Slow progress

Hurry up and wait.

That phrase has become my RV motto. The closer my family gets to enjoy our 1974 Dodge Travco 270, the finish line moves further from us.

The mechanical certification went surprisingly well. It needed a new drag link and a couple minor fixes – no big deal. When I called the garage to enquire how the project was coming along, the receptionist said “The mechanic didn’t see the crack in the driver’s windshield until he backed it out of the shop.”

Cracked windshield? I drove that Travco almost 3,000 kilometres (1,900 miles) a few days before. There was no crack. My husband and I decided to go see the damage immediately.

As I slid into the driver’s seat, a jagged crack at least eight inches long was clearly visible just above my direct line of sight. I would have definitely noticed the crack before the vehicle was purchased, or if it happened on the rough drive home around the south end of Lake Michigan. The crack happened during the Travco’s safety inspection.

The garage seemed to accept that the crack happened on their watch. The problem was where to find a replacement? Luckily the Travco we had to junk several months ago was at a local wrecking yard, with the new windshield intact.

We had to wait a few days for an installer to have time to do the job, so we took Lucky Seven to our local RV dealer for the propane system test needed for insurance purposes. The job was to be done Thursday morning.

Late Thursday, we went to pick up the Travco so we could use it for the long weekend. The job hadn’t been started. We were told to phone when the shop re-opened Saturday to book another appointment. Another summer weekend with no camping.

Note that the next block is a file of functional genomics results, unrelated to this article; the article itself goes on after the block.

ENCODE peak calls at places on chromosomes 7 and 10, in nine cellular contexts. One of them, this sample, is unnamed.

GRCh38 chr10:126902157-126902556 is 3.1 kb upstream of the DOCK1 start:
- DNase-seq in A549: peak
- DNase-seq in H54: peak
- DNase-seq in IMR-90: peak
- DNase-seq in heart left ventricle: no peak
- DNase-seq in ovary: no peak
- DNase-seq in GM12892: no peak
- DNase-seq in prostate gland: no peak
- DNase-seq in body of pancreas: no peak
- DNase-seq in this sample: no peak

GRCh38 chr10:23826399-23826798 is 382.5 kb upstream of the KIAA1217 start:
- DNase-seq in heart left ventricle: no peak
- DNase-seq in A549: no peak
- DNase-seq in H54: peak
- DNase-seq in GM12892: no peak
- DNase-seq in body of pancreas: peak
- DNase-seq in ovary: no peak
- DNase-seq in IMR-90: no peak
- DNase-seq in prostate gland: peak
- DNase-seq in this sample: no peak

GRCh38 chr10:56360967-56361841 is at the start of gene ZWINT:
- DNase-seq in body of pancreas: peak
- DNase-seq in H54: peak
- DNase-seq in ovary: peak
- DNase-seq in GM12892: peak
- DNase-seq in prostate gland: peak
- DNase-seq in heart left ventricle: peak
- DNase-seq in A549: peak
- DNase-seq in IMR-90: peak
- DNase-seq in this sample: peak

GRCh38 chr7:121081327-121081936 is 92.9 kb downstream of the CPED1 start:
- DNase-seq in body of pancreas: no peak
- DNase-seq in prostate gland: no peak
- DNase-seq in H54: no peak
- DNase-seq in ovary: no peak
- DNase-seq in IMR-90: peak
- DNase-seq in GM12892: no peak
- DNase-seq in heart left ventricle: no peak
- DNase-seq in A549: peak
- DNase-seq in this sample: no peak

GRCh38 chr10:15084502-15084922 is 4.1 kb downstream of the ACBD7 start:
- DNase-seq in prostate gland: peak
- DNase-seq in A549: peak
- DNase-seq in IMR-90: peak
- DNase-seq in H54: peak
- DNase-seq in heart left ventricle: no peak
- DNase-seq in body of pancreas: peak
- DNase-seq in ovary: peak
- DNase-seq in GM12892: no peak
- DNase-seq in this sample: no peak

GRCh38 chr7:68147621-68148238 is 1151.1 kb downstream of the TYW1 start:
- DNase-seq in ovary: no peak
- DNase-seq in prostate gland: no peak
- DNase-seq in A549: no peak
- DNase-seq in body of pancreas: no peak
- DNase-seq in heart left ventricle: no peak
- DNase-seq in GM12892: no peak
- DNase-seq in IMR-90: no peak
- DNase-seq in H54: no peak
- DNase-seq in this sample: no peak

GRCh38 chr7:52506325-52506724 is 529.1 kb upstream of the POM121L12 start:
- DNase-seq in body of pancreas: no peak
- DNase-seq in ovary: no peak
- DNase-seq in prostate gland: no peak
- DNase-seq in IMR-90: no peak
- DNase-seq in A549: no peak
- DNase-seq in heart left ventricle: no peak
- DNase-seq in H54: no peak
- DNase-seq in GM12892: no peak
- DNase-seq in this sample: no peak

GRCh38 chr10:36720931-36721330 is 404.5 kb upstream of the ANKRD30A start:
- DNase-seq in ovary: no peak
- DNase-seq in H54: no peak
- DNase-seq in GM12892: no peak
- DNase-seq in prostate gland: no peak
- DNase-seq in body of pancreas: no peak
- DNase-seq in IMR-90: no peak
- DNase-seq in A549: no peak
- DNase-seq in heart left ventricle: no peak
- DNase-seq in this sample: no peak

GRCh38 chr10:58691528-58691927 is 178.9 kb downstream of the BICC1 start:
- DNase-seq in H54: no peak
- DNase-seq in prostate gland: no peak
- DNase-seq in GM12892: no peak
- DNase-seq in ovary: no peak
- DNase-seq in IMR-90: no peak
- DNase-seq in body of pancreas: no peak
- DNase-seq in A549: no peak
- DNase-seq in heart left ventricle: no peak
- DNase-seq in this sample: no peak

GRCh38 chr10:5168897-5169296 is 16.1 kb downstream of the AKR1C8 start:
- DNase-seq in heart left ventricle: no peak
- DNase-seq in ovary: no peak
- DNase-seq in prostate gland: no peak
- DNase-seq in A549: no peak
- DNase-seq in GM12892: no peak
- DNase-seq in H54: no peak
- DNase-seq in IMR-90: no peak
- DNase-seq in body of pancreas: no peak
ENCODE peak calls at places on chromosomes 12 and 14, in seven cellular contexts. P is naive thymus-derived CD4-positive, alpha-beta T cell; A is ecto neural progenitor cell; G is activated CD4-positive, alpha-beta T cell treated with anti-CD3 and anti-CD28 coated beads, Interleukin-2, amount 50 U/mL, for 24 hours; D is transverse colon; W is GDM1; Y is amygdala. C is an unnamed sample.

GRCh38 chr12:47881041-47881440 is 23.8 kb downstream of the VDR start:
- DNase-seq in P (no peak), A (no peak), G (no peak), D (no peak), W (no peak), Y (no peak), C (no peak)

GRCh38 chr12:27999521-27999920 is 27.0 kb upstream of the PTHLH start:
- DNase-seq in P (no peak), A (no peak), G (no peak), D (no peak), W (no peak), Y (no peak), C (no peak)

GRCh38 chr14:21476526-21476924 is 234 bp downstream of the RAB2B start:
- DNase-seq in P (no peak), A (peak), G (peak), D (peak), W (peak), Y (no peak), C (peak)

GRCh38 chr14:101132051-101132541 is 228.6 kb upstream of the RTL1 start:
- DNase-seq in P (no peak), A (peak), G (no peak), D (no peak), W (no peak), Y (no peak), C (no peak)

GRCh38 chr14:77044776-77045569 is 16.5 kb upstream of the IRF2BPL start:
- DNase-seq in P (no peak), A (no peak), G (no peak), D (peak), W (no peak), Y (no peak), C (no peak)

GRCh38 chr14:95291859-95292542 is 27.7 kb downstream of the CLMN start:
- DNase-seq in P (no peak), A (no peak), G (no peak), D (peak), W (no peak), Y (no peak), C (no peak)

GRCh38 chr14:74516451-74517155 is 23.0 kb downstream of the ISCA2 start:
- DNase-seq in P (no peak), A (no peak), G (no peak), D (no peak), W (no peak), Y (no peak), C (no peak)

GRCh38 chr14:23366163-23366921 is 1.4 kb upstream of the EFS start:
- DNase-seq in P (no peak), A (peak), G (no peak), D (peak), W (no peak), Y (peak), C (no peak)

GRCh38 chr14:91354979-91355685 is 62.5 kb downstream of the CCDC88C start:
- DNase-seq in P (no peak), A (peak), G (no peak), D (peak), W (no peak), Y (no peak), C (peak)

Saturday morning we were assured the job would be done Monday morning. That Monday we got the bad news. The inspection revealed the propane tank’s regulator had been installed incorrectly (facing up and down instead of sideways), the original stove/oven was not functional and the $1,000 furnace was missing entirely. Also, the propane tube which fed the furnace was capped unsafely.

We were looking at a potentially costly solution. To replace the stove, furnace and do the other repairs would cost over $2,400. We dismissed the furnace. It can be replaced at a future date, if at all. The RV dealer is looking into an independent propane appliance specialist who may be able to fix the stove. If not, we will have to get a new gas stovetop, or forego propane altogether and get an electric one. Not a bad idea, since the Onan generator can power everything short term if we’re boon docking.

For now, we wait. Again. We’ve been invited to three car shows in the next week and it looks like we won’t be attending any of them. Maybe in a week. Or two.



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